Yes, it was a drag to face horrific traffic back to Manhattan Wednesday from upstate New York where the damage from Hurricane Irene was felt with much more impact than here in the Big Apple.
And it's even more of a drag if you are living in--or visiting and unable to leave--Vermont where the effects of Irene are devastating entire towns, some of which have not yet been reached by rescue crews.
So why be optimistic? Many reasons..
One of them is the stories coming from Vermont where people in towns that have been walloped by Irene are organizing themselves to deal with the tragedy, sharing food, water, medical supplies and, yes, humor. One town held a barbecue. The fellow who organized it says his restaurant was pretty much spared so since he's got the food, why not share it with those who were not so lucky? So he fixed the hamburgers and hot dogs and everyone showed up..
And then there is the story on Anderson Cooper's show today of the wedding in Pittsfield, Vermont last weekend. That town has still not been reached by rescue crews and the gutted roads make it impossible to leave. The groom explains that his New Yorker guests were thanking him on Saturday for making it possible for them to leave endangered Manhattan for bucolic Vermont, where they would surely be safe from Irene. Things didn't quite work out that way, as we know. The wedding was held on a gorgeous late summer Saturday but by noon Sunday things took a turn and there was no getting out of town. So the town and all sixty of the wedding guests have banded together to make sure that elderly people without water are being visited in their homes and provided what they need, and to organize the rationing of the food, water and medical supplies that everyone now has to share, lest some go without.
And I found reason to be inspired right here back in my New York office yesterday. My company is in a shared office space which means there are a number of different business tenants in this building. On our eighth floor there are people who do video and audio work for commercial clients. One has an office next to mine and I occasionally hear their voice-over work or musical pieces they are playing repeatedly to get just right for inclusion in some clip they're doing for hire.
Yesterday, my first day back from the storm ordeal in upstate New York, was different. Mid morning, I was transported by music coming from next door. I stopped typing, ignored my phone, put my head back on my chair, and listened. Listening actively took me to a beautiful place, thanks to the extraordinary music of Itzhak Perlman. The group next door, Ventana Productions, is cutting a profile piece for PBS's "My Generation" show. This particular piece is about Itzhak Perlman's music camp for budding young musicians, called the Perlman Music Program. And the piece they were incorporating into their profile was Mendelssohn's Violin Concerto in E minor, opus 64.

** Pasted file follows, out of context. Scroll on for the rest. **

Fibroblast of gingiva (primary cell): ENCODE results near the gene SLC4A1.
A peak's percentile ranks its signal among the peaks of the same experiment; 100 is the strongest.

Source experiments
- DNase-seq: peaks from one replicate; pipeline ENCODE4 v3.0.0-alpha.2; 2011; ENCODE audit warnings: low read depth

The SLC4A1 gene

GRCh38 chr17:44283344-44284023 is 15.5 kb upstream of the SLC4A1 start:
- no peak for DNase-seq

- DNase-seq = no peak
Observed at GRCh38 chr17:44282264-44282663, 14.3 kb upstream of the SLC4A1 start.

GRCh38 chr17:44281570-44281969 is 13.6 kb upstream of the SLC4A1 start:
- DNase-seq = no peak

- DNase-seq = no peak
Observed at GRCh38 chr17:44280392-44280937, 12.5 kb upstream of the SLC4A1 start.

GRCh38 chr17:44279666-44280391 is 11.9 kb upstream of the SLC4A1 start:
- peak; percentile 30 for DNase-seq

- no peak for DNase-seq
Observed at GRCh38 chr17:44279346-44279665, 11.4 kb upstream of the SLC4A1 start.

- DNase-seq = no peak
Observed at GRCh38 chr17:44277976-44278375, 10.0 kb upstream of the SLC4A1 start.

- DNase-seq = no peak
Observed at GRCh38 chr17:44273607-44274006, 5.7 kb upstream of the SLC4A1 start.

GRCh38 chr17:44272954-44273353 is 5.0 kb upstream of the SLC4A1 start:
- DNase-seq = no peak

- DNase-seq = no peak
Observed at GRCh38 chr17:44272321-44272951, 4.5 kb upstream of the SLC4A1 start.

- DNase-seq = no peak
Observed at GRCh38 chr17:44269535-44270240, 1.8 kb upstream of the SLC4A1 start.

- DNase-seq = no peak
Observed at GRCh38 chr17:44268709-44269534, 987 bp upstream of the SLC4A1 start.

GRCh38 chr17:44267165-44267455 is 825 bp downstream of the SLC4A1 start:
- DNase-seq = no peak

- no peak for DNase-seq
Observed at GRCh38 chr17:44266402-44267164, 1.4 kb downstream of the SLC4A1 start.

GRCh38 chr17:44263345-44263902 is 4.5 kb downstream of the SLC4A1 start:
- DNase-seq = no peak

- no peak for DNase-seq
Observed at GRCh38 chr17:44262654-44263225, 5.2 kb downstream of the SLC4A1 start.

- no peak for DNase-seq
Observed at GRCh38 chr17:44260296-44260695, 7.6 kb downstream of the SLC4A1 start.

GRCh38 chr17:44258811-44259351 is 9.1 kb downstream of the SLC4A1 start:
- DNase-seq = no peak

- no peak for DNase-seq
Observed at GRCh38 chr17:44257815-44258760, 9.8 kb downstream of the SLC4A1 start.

It made my day.
I was sorry when they stopped playing it, and got up to thank them. When I learned from Dan Melius, the freelancer for Ventana who is putting the piece together, that the musician was Perlman, I told him a story I had forgotten about, but resurrected on hearing Itzhak's name. When my kids were small, my husband and I took them to Israel over Christmas and flew from there to Paris for the week between Christmas and New Years. There were only a few people on the flight and among them was, yes, Itzhak Perlman. He loved my kids and was fascinated by the video game they were playing and began to play it with them. That exchange was a couple of hours, with amazing conversation in between. Our family has never forgotten the experience. We feel we "own" Itzhak Perlman in our own special way.
So there Perlman was yesterday, bringing his magic to my office--thanks to Dan Melius. Hurricane Irene seemed far, far away. How could one feel anything but optimistic to know that someone like Perlman can make such beautiful music and have major impact on the lives of the people privileged to hear it?
I came in this morning thinking it would be business as usual, but soon there was another kind of music wafting into my office, this time a kind of music I found difficult to classify. Clearly classically-trained musicians at work, but the music appears to be influenced by folk, rock, lots of strains that together are magical. I asked my new friend Dan about the group and learned it is the Penguin Cafe Orchestra. I didn't know of them but find the music irresistible. Turns out the Penguin Cafe Orchestra was formed a couple of decades ago among a group of musicians led by Simon Jeffes, a British musician with classical chops and a major following of his own. The group disbanded in 1997 after Simon Jeffes died of a brain tumor. He left true magic behind for us to enjoy.
Dan tells me the piece to which I was listening is called "Perpetuum Mobile," and was used as the background theme for an Australian made claymation film called "Mary and Max" which debuted at Sundance in 2009 It's what caused him to fall in love with the music of Penguin Cafe Orchestra.
So thanks to Dan, the Penguin Cafe Orchestra, like Perlman, set the tone for this Wednesday. Now I'm optimistic about this last day of August, 2011. Wonderful things will happen...in Pittsfield, Vermont, and in Libya and in my home town. Yours too, no doubt.